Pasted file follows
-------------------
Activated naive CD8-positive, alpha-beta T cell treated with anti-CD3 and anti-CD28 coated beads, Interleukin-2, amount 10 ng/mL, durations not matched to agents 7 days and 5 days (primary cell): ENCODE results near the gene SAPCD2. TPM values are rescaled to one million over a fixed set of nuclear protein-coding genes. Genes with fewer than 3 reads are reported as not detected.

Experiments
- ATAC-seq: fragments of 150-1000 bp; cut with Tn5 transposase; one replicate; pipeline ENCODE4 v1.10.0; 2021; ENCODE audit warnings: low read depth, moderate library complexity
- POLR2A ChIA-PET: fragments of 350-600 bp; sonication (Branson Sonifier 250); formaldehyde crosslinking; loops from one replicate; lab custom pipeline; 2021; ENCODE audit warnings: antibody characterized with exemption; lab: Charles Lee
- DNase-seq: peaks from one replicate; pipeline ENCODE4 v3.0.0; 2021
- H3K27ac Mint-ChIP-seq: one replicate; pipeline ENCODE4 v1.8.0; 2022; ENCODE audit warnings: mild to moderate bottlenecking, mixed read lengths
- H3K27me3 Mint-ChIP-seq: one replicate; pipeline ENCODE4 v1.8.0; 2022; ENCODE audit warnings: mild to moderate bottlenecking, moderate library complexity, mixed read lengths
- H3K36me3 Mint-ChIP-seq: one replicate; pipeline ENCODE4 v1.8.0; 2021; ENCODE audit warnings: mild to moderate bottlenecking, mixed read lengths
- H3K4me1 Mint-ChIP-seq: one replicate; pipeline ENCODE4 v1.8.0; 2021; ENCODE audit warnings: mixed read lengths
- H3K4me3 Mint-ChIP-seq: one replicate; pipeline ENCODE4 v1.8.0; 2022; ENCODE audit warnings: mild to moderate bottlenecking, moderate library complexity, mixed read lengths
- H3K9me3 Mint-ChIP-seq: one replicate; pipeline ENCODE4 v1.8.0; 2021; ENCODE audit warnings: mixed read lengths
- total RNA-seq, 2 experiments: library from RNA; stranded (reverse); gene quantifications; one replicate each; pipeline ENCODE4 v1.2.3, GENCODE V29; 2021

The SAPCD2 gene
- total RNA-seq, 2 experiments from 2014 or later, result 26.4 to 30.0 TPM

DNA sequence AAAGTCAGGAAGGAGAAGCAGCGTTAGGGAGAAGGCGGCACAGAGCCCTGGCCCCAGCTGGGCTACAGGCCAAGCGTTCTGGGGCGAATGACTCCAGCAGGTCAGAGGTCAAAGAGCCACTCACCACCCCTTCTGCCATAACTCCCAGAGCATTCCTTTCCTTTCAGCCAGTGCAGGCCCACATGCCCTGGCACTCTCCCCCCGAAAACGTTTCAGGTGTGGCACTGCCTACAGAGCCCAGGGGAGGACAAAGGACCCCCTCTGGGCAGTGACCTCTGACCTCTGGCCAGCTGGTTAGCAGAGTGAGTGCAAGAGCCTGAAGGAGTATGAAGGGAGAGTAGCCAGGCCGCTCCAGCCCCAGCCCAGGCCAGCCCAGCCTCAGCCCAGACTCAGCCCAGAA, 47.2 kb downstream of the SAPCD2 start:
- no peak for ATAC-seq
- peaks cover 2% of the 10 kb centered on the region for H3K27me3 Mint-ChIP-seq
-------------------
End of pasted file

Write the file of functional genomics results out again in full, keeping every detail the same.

Activated naive CD8-positive, alpha-beta T cell treated with anti-CD3 and anti-CD28 coated beads, Interleukin-2, amount 10 ng/mL, durations not matched to agents 7 days and 5 days (primary cell): ENCODE results near the gene SAPCD2. TPM values are rescaled to one million over a fixed set of nuclear protein-coding genes. Genes with fewer than 3 reads are reported as not detected.

Experiments
- ATAC-seq: fragments of 150-1000 bp; cut with Tn5 transposase; one replicate; pipeline ENCODE4 v1.10.0; 2021; ENCODE audit warnings: low read depth, moderate library complexity
- POLR2A ChIA-PET: fragments of 350-600 bp; sonication (Branson Sonifier 250); formaldehyde crosslinking; loops from one replicate; lab custom pipeline; 2021; ENCODE audit warnings: antibody characterized with exemption; lab: Charles Lee
- DNase-seq: peaks from one replicate; pipeline ENCODE4 v3.0.0; 2021
- H3K27ac Mint-ChIP-seq: one replicate; pipeline ENCODE4 v1.8.0; 2022; ENCODE audit warnings: mild to moderate bottlenecking, mixed read lengths
- H3K27me3 Mint-ChIP-seq: one replicate; pipeline ENCODE4 v1.8.0; 2022; ENCODE audit warnings: mild to moderate bottlenecking, moderate library complexity, mixed read lengths
- H3K36me3 Mint-ChIP-seq: one replicate; pipeline ENCODE4 v1.8.0; 2021; ENCODE audit warnings: mild to moderate bottlenecking, mixed read lengths
- H3K4me1 Mint-ChIP-seq: one replicate; pipeline ENCODE4 v1.8.0; 2021; ENCODE audit warnings: mixed read lengths
- H3K4me3 Mint-ChIP-seq: one replicate; pipeline ENCODE4 v1.8.0; 2022; ENCODE audit warnings: mild to moderate bottlenecking, moderate library complexity, mixed read lengths
- H3K9me3 Mint-ChIP-seq: one replicate; pipeline ENCODE4 v1.8.0; 2021; ENCODE audit warnings: mixed read lengths
- total RNA-seq, 2 experiments: library from RNA; stranded (reverse); gene quantifications; one replicate each; pipeline ENCODE4 v1.2.3, GENCODE V29; 2021

The SAPCD2 gene
- total RNA-seq, 2 experiments from 2014 or later, result 26.4 to 30.0 TPM

DNA sequence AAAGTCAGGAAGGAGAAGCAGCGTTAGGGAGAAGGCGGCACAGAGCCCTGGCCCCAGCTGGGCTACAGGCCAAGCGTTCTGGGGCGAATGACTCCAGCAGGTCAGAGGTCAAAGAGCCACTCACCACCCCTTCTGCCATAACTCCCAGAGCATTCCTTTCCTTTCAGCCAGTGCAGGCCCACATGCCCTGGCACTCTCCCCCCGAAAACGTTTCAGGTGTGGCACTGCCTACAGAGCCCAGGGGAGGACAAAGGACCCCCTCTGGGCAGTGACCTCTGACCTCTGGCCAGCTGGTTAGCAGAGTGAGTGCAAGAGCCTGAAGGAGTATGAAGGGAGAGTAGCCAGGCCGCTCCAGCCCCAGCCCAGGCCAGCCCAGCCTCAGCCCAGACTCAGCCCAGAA, 47.2 kb downstream of the SAPCD2 start:
- no peak for ATAC-seq
- peaks cover 2% of the 10 kb centered on the region for H3K27me3 Mint-ChIP-seq